Carmen de los Martires (Carmen of the Martyrs) – a romantic and artistic blend of garden styles at a 19th century country house nearby, but a world apart from, the Alhambra and the Generalife
Carmen de Rodriguez-Acosta – early 20th century country house and gardens designed by painter José María Rodríguez-Acosta which is now a museum.
Gardens to see and visit in Seville
Casa de Pilatos – palace built during the 15th and 16th centuries, located in the historic part of the city centre, with gardens of blended design styles most resembling Italian renaissance.
Jardines de las Reales Alcazares (Fortress of the Kings Garden) – the largest late-medieval garden in Europe built on Moorish remains. Changes made in the 16th century are of Renaissance style, but original garden areas remain.
Jardines de Murillo – a peaceful hidden garden near the Alcazar with a central round fountain, shade trees, scented plants and monument to Christopher Columbus.
Jardin Americano – a botanical garden built for the 1992 Expo, with species from all over the Americas, was refurbished and reopened in 2010. Divided into different areas, it features a riverside walk and lake.
Jardines del Guadalquivir – built for the 1992 Expo, this tricky to find park by the river has a forgotten about feel that will appeal to anyone interested in exploring a quieter garden of Seville with waterlilly ponds, sculptures and viewing platforms amongst flowering plants and trees.
La Cartuja Garden – this 14th century monastry turned modern day museum is a complex of honey-coloured buildings with patios and a walled garden planted with fruiting trees.
Parque de Maria Luisa – a park designed and built for the Ibero-American Exposition which opened in 1929, with the Plaza de Espania as its centrepiece. The park has hundreds of exotic trees lining avenues and many surviving pavilions.
Gardens to see and visit in Malaga
Jardin de Pedro Luis Alonso (Pedro Luis Alonso Gardens) – formal in style designed in 1945 by Guerrero Strachan with clipped hedges, pools and shade trees.
Malaga Botanical Gardens – a private garden since 1889 until it was bought by the Malaga Town Hall and opened as a Botanic Garden in 1994
Paseo del Parque – this late 19th century harbourside park is built on reclaimed land with tropical flowering trees and shrubs, fountains and sculpture shaded by palm and plane trees.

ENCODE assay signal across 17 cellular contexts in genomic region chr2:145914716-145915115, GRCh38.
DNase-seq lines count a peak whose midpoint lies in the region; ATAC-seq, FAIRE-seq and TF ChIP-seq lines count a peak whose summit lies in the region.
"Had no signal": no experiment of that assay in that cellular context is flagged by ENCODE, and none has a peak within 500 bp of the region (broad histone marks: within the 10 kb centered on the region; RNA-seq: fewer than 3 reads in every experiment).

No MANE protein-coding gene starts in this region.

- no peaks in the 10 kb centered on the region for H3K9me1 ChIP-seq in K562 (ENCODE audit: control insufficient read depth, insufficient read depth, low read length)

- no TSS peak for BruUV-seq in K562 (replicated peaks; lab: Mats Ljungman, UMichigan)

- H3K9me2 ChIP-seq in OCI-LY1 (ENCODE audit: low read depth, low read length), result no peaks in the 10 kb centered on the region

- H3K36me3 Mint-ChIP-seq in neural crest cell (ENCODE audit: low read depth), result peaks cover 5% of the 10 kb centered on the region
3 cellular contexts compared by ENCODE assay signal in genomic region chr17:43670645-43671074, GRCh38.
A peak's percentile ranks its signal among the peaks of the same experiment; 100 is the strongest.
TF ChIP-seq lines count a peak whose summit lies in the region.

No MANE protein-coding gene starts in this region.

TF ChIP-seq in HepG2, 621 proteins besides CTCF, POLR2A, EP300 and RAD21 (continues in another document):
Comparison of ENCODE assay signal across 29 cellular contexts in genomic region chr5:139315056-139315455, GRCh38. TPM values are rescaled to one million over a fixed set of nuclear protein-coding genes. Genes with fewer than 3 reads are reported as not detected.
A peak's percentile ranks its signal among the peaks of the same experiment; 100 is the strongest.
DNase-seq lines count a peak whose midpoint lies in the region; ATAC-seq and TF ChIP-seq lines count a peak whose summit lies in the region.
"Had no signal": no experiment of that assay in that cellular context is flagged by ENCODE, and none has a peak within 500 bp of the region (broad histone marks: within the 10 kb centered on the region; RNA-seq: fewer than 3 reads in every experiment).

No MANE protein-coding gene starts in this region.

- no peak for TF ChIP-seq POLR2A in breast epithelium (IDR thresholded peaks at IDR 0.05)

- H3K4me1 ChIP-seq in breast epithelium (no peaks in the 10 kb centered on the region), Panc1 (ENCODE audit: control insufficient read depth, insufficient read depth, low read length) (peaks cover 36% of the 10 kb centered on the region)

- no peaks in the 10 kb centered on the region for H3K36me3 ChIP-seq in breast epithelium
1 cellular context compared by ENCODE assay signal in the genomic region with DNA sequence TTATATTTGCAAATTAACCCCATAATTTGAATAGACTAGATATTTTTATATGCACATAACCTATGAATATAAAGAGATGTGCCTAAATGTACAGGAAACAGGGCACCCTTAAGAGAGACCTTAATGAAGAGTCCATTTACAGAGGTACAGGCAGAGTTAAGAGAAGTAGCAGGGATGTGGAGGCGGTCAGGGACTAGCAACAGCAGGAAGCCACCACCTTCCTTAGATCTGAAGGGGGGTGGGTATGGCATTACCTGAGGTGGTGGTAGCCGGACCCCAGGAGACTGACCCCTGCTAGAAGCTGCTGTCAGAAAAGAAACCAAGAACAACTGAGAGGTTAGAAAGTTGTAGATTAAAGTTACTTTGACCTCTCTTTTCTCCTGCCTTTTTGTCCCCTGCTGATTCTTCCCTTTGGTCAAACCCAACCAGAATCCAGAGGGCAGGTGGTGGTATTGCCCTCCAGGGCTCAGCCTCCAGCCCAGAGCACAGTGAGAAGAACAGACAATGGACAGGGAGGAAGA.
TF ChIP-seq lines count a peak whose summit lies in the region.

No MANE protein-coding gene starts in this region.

Gardens to see and visit in Catalonia
Gardens to see and visit in Barcelona
Barcelona Botanical Gardens, Montjuic – newly designed garden opened in 1999 with plants grouped according to five Mediterranean regions.
Barcelona Cathedral Cloister – the cathedral, in the Gothic district, is also known as La Seu with a cloister dating from 14th century with 13 geese, fountain and plants.
Carrer de Jane Adams – the Garden of Human Rights comprises renewed gardens at the old Phillips factory site, with the old buildings converted to art centre, library and shopping spaces.
Jardins de Petra Kelly – a small memorial garden with interesting details oddly positioned in the middle of the working Municipal Plant Nursery.
Jardins del Mirador de Alcalde – ‘The Mayor’s Prospect’ sits above the city near Montjuic Castle. Superb landscape design, in particular the paving and fountains – the gardens were reinstated to their former glory in 2009.
Monestir de Pedralbes – a beautiful 14th century monastery with a large restored cloister garden.
Parque Guell – most famous example of art nouveau landscape architecture, conceived by Count Guell and designed by Gaudi. Opened as a park in 1922.
Parc de l’Espanya Industrial, Sants Montjuic – a popular park near the railway station celebrating Barcelona’s industrial history with grass, water, and fountains.
Parc del Laberinto – the late 18th century Park of the Labyrinth is on a hill overlooking the city with a maze at its centre, restored in late 20th century.
Plazas of Barcelona – has some of the best postmodern urban squares in Europe. Parc de Collserola, Parc de la Creueta del Coll, Parc de Joan Miro, Parc de L’Estacia del Nord, Parc del Poblenou, Parc de Nova Icaria, Parc de L’Espanya Industrial.
Sant Pau Recinte Modernista – an art deco complex with World Heritage status designed by Lluis Domenich I Montaner. Pavilions, set among gardens, showcasing sculptures, stained glass and mosaics.
Gardens to see and visit beyond Barcelona and north
Cap Roig Botanic Gardens, Girona, Costa Brava – a romantic series of terraced gardens leading from a castle down to the sea.
Marimurtra Botanic Gardens, Girona, Costa Brava – beautiful gardens on a steep coastal site with sea views, lake, and mediterranean and sub-tropical plant displays.
Santa Clotilde Gardens, Girona, Costa Brava – set on rocky seaside hills, made in the 1920s, Arts and Crafts style making excellent use of evergreens and statuary flanking stairways.
Jardines de Artigas, la Pobla de Lillet – a park designed by modernist architect Antonio Gaudí, built in 1905- 1906, with many arches and Catholic symbols and restored in 1992.